Hume's is/ought distinction has long limited the role of empirical research in ethics, saying that data about what something is cannot yield conclusions about the way things ought to be. However, interest in empirical research in ethics has been growing despite this countervailing principle. We attribute some of this increased interest to a conceptual breakdown of the is/ought distinction. MacIntyre, in reviewing the history of the is/ought distinction, argues that is and ought are not strictly separate realms but exist in (...)
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  34.  10
    Andrew R. Deans, Suzanna E. Lewis, Eva Huala, Salvatore S. Anzaldo, Michael Ashburner, James P. Balhoff, David C. Blackburn, Judith A. Blake, J. Gordon Burleigh, Bruno Chanet, Laurel D. Cooper, Mélanie Courtot, Sándor Csösz, Hong Cui, Wasila Dahdul, Sandip Das, T. Alexander Dececchi, Agnes Dettai, Rui Diogo, Robert E. Druzinsky, Michel Dumontier, Nico M. Franz, Frank Friedrich, George V. Gkoutos, Melissa Haendel, Luke J. Harmon, Terry F. Hayamizu, Yongqun He, Heather M. Hines, Nizar Ibrahim, Laura M. Jackson, Pankaj Jaiswal, Christina James-Zorn, Sebastian Köhler, Guillaume Lecointre, Hilmar Lapp, Carolyn J. Lawrence, Nicolas Le Novère, John G. Lundberg, James Macklin, Austin R. Mast, Peter E. Midford, István Mikó, Christopher J. Mungall, Anika Oellrich, David Osumi-Sutherland, Helen Parkinson, Martín J. Ramírez, Peter N. Robinson, Alan Ruttenberg & Barry Smith (2015). Finding Our Way Through Phenotypes. PLoS Biol 13 (1):e1002033.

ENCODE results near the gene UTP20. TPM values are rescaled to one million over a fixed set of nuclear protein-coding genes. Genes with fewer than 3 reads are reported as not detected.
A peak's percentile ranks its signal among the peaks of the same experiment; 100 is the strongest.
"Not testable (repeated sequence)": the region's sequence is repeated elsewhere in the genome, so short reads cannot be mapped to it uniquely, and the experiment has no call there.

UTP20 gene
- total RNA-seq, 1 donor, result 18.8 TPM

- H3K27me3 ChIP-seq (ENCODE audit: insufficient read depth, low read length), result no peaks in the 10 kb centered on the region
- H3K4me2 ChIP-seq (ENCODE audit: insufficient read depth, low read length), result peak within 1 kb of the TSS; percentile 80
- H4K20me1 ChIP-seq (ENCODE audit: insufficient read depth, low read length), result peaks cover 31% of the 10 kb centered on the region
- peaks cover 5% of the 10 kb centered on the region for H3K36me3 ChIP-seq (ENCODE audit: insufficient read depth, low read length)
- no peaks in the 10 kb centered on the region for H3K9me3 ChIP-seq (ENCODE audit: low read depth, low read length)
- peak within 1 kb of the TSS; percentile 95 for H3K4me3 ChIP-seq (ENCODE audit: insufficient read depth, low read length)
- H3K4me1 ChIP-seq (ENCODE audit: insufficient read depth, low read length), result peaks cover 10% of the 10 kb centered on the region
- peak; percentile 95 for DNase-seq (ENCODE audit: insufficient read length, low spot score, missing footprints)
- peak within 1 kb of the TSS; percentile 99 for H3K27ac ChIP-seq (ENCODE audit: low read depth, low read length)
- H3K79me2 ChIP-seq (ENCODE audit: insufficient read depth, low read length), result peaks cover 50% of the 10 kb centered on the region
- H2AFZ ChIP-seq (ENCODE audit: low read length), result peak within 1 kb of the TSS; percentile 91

Despite a large and multifaceted effort to understand the vast landscape of phenotypic data, their current form inhibits productive data analysis. The lack of a community-wide, consensus-based, human- and machine-interpretable language for describing phenotypes and their genomic and environmental contexts is perhaps the most pressing scientific bottleneck to integration across many key fields in biology, including genomics, systems biology, development, medicine, evolution, ecology, and systematics. Here we survey the current phenomics landscape, including data resources and handling, and the progress that (...)